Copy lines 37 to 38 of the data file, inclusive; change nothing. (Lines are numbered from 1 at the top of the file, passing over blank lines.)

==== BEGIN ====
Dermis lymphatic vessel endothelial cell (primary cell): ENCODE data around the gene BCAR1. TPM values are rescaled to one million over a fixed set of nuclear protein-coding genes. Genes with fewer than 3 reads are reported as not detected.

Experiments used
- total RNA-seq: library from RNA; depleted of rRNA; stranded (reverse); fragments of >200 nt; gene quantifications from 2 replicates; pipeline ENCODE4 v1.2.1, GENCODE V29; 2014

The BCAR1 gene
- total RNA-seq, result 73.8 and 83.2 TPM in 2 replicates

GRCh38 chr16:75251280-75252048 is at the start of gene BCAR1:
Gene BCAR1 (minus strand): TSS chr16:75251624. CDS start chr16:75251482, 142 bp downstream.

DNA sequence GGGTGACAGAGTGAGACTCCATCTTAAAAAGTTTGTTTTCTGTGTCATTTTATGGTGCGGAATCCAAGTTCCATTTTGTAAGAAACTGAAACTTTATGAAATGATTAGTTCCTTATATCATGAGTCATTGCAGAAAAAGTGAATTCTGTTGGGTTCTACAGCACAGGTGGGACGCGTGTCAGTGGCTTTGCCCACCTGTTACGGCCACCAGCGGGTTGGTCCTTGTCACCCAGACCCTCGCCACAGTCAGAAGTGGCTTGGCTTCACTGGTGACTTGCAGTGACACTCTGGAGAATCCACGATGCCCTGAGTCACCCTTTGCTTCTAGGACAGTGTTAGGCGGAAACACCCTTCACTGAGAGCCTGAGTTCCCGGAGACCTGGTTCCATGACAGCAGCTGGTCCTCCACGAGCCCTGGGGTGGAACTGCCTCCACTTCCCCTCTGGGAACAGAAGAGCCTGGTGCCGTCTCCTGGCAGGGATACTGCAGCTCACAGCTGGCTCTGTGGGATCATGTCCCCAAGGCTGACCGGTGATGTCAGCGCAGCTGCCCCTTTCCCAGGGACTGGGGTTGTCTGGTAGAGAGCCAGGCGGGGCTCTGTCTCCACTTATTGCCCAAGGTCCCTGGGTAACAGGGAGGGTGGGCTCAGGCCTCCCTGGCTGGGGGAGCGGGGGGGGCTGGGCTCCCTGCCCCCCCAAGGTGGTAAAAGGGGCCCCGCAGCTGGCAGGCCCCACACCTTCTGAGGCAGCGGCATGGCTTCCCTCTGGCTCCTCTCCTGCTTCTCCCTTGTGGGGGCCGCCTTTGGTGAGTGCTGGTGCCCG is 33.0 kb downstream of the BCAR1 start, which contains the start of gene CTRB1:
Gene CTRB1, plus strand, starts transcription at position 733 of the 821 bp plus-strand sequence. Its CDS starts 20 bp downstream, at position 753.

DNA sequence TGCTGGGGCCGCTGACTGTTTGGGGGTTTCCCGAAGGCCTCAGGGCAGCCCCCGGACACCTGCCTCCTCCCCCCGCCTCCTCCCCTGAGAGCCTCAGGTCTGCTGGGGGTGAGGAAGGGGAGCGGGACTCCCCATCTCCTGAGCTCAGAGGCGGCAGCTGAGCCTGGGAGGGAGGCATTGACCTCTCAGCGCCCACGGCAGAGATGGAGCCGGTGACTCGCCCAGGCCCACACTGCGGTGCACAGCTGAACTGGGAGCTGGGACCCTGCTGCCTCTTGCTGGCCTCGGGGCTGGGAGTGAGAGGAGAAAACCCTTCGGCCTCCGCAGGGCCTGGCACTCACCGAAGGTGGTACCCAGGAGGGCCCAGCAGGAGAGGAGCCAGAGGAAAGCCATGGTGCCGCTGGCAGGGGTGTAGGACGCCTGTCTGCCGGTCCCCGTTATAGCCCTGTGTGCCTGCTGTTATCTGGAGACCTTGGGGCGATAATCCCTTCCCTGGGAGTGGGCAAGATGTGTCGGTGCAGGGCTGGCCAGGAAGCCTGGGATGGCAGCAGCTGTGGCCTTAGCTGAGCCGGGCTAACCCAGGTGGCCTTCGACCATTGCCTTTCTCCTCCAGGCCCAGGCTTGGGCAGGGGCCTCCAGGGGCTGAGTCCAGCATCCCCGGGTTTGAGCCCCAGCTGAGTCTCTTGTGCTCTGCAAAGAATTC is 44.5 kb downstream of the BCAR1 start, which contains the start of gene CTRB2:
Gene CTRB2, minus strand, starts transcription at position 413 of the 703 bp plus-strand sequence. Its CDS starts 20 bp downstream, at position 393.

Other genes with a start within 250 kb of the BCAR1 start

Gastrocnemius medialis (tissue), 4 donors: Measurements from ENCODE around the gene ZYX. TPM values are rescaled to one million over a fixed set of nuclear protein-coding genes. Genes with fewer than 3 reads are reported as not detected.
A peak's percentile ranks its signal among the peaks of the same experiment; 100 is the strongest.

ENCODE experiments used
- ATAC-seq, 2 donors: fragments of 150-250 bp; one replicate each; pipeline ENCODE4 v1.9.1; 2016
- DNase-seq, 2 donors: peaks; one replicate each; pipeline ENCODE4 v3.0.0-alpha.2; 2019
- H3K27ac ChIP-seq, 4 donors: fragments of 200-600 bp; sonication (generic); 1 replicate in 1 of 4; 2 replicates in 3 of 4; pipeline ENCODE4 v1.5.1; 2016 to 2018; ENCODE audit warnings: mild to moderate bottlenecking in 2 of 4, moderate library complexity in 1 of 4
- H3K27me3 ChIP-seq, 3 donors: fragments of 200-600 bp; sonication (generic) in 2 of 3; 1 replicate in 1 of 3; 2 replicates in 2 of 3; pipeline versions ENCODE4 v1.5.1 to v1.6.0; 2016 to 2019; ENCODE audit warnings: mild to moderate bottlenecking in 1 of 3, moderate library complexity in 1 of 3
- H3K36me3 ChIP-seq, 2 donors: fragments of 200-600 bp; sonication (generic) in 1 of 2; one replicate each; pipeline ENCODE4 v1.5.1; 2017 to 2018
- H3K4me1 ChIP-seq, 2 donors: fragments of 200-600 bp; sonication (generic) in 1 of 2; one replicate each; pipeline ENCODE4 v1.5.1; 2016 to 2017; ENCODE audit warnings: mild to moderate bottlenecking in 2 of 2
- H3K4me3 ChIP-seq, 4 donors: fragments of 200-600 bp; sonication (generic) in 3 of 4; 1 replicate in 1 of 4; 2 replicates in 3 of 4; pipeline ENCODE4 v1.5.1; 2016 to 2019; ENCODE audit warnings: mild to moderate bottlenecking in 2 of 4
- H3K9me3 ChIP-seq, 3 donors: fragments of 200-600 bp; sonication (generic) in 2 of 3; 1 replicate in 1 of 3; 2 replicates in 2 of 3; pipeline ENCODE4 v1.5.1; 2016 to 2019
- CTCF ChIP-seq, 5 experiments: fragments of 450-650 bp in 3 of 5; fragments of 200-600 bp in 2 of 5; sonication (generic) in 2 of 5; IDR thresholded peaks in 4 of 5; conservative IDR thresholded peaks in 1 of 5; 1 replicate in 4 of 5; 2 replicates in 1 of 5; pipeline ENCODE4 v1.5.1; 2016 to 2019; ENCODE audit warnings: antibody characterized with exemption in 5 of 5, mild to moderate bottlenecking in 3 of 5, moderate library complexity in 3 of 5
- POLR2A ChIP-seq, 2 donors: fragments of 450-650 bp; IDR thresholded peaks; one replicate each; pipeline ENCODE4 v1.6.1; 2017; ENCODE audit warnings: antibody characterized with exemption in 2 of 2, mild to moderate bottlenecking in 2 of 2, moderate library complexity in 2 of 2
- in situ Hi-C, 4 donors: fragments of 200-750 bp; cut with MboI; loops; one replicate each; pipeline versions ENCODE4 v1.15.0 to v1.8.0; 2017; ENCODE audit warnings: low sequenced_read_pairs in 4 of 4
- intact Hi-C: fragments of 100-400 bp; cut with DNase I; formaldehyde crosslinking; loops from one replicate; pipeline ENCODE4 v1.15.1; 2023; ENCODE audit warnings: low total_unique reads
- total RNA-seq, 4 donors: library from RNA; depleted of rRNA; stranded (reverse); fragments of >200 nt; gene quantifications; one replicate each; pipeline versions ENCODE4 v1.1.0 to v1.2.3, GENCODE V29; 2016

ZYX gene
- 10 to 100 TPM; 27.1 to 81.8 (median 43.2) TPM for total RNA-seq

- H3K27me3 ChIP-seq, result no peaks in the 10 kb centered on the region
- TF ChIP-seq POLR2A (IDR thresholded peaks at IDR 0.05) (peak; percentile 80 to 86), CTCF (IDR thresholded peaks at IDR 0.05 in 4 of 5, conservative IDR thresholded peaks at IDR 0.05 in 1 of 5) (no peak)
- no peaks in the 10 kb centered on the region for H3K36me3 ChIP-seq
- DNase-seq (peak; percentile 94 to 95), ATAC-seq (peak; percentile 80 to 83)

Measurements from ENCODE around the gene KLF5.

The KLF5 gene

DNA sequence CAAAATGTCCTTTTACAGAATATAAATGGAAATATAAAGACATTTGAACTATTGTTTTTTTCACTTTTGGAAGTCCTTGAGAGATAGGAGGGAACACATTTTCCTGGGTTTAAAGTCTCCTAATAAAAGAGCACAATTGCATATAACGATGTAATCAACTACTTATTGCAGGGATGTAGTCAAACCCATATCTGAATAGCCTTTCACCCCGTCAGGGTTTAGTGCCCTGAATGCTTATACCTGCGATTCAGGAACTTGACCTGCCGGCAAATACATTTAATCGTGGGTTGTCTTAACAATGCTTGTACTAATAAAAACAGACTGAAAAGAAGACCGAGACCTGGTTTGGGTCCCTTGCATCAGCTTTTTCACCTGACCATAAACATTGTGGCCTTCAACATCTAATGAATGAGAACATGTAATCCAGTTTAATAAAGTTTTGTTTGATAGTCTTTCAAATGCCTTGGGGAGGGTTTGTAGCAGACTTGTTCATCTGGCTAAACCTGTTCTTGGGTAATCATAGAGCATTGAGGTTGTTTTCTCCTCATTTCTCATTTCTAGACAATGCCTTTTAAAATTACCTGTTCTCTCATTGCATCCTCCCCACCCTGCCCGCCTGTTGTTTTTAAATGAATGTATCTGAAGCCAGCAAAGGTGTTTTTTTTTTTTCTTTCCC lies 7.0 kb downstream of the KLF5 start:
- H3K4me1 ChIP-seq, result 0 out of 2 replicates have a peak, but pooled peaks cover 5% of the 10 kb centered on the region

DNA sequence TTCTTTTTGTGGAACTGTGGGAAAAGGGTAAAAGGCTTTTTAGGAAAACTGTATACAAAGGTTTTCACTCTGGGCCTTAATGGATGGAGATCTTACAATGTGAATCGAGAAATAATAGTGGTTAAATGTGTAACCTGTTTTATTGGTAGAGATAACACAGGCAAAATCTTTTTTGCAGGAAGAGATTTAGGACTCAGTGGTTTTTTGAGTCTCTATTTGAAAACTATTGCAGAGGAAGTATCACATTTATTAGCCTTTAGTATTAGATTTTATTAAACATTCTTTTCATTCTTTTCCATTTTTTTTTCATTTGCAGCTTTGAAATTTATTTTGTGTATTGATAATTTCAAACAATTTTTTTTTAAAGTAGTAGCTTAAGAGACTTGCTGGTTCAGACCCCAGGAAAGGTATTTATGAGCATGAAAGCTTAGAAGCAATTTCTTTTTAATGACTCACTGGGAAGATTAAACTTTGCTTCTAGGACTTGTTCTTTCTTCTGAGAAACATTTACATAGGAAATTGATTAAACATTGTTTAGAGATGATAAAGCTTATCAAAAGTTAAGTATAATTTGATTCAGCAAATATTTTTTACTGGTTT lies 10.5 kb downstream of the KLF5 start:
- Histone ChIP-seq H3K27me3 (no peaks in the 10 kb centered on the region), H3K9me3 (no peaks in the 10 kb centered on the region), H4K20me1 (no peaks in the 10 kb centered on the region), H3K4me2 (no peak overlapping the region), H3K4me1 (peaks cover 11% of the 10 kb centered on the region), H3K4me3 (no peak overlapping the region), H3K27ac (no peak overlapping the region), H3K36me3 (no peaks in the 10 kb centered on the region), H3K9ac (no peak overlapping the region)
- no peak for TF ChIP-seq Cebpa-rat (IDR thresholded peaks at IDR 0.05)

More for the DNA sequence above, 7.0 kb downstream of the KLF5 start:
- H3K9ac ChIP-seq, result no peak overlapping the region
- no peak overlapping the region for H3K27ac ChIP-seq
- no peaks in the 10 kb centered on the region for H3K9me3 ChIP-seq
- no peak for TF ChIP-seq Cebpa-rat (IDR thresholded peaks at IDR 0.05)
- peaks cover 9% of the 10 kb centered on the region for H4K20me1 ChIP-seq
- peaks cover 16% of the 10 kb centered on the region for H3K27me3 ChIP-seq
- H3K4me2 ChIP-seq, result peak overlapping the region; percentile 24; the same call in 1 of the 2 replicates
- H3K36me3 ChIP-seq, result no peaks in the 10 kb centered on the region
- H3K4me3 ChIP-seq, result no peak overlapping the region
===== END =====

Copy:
DNA sequence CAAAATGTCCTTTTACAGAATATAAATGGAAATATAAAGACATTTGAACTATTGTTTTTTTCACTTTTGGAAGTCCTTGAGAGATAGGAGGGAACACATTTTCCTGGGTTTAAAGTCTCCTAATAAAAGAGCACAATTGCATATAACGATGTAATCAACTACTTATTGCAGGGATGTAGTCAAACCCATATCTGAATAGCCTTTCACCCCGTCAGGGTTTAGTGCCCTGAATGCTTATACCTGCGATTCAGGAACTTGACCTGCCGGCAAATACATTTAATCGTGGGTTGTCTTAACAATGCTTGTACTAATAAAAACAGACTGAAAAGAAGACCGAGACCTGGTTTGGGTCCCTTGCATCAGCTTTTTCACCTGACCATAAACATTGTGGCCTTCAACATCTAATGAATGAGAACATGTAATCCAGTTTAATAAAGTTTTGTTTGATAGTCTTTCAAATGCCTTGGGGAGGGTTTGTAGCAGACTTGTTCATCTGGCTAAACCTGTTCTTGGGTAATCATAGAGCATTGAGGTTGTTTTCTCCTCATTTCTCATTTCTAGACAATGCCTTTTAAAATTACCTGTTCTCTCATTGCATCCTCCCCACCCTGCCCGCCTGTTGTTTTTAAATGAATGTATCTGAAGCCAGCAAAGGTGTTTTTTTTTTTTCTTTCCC lies 7.0 kb downstream of the KLF5 start:
- H3K4me1 ChIP-seq, result 0 out of 2 replicates have a peak, but pooled peaks cover 5% of the 10 kb centered on the region